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College of Arts & Sciences
Hazards & Vulnerability Research Institute


A Multiple Hazards Assessment of Two Caribbean Nations: Barbados and St. Vincent

Bryan Jeffery Boruff

Advisor: Dr. Susan L. Cutter

 

ABSTRACT

Over the past several decades, increasing loss from extreme natural events has raised concerns in the Caribbean, however to save lives and thwart economic catastrophe the most vulnerable populations must first be identified.  Using the Vulnerability of Place Model (VPM) as a theoretical framework, the spatial distribution of vulnerability within and between two Caribbean nations, Barbados and St. Vincent was studied.  To examine the ability of the VPM to measure the distribution of inter and intra-island vulnerability the following questions were addressed:

  1. What are the specific characteristics of St. Vincent and Barbados residents contributing to their natural hazards vulnerability?
  2. Does the creation of an index of vulnerability (PVI) permit a comparative assessment from one place to another using standardized indicators?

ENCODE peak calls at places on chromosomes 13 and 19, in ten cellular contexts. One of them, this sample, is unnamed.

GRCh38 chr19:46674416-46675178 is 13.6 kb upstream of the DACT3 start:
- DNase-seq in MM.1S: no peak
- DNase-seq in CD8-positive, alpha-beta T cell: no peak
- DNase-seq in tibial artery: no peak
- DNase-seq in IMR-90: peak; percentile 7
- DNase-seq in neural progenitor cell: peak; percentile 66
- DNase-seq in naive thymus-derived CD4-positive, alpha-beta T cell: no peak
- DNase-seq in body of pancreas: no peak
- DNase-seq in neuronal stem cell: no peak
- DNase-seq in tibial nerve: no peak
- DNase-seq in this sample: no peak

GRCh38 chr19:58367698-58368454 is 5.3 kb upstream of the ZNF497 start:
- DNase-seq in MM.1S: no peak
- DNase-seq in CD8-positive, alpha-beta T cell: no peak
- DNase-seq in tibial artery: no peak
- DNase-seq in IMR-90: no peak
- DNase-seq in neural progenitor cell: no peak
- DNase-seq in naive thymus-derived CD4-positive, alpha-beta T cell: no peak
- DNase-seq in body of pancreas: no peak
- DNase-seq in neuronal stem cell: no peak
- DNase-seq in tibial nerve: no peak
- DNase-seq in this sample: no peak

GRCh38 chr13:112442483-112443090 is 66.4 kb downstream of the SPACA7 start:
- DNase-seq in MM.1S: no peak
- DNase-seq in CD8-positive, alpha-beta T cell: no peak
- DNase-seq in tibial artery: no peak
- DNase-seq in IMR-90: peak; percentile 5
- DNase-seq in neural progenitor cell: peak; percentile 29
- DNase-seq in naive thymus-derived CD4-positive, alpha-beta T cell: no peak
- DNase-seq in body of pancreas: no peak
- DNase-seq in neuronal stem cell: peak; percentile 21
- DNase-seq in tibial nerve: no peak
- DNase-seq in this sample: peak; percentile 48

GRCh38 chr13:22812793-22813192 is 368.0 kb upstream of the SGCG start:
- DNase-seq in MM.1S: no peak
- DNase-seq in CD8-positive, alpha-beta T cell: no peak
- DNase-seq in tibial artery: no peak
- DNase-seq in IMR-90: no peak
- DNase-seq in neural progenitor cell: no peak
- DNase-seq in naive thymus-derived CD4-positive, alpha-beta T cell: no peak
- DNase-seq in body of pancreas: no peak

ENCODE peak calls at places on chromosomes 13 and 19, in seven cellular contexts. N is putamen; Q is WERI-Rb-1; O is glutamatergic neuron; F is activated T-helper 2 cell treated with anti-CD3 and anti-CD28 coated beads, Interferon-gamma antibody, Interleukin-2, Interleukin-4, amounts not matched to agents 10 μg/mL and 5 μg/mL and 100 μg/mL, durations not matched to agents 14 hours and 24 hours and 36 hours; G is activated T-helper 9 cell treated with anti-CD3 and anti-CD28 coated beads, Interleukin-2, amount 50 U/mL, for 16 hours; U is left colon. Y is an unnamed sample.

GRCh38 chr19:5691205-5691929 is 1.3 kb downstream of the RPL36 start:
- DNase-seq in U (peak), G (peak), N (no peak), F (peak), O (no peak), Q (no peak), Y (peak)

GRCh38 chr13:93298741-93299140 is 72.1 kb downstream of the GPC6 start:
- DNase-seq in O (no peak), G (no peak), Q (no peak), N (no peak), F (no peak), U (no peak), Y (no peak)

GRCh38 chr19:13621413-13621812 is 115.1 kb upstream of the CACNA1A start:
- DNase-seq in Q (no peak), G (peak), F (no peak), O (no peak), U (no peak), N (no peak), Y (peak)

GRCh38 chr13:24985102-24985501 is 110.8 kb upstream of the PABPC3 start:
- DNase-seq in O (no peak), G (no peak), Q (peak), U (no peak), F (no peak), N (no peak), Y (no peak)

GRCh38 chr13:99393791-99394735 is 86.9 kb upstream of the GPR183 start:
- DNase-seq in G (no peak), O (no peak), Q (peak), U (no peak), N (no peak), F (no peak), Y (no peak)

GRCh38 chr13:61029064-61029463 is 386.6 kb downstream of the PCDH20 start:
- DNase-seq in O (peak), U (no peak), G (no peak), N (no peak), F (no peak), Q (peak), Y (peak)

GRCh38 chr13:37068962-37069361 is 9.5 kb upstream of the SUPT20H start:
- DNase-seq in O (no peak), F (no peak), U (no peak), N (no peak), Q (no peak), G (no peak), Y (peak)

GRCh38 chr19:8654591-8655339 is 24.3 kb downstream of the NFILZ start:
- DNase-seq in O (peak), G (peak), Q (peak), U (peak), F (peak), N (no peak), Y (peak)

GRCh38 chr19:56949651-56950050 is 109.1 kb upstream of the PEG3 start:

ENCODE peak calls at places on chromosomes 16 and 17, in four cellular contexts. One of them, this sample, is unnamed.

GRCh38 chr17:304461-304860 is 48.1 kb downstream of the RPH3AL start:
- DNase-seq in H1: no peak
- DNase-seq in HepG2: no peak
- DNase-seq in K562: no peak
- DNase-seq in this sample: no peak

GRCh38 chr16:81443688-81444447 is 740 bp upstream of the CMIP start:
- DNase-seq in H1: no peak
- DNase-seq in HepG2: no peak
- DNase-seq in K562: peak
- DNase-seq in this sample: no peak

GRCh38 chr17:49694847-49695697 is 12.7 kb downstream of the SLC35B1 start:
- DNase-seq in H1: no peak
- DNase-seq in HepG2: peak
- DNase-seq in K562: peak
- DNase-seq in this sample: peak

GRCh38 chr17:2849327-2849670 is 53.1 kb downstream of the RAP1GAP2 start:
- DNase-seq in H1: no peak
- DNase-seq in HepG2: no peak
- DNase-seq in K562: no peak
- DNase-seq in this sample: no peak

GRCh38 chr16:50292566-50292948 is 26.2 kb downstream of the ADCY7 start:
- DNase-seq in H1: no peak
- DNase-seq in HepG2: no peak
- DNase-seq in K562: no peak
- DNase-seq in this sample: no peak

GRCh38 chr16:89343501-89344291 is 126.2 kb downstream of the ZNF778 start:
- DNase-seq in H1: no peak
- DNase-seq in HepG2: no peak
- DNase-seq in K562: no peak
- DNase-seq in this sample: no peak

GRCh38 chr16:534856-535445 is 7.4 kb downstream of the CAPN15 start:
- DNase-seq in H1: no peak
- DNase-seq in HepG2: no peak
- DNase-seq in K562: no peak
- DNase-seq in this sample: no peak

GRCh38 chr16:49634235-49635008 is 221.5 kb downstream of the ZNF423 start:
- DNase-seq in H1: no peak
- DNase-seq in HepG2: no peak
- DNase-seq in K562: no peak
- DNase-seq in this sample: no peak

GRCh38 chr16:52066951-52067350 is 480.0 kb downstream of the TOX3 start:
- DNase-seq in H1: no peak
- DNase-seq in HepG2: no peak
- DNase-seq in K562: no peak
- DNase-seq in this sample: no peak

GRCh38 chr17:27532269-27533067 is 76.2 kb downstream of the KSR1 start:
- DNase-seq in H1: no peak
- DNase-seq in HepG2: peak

Using standardized data for each island a method for measuring the spatial extent of vulnerability was developed as well as a method for comparing the vulnerability of each island.  Additionally, methods for determining the number of residents susceptible to the effects of specific hazards as well as the number of residents in the most vulnerable locations was developed.   Results indicate that on Barbados the largest percentage of residents are susceptible to fire while on St. Vincent landslide susceptibility threatens the greatest percentage of persons.  Additionally, Barbados has a much larger percentage of residents living in moderately to highly vulnerable locations, most heavily influenced by physical factors.  On St. Vincent relatively fewer residents live in moderately to highly vulnerable locations, and the primary determinant of this vulnerability is social characteristics.  While providing important information for emergency managers and planners on Barbados and St. Vincent, this research provided the framework for the measurement and comparison of natural hazards vulnerability across multiple scales.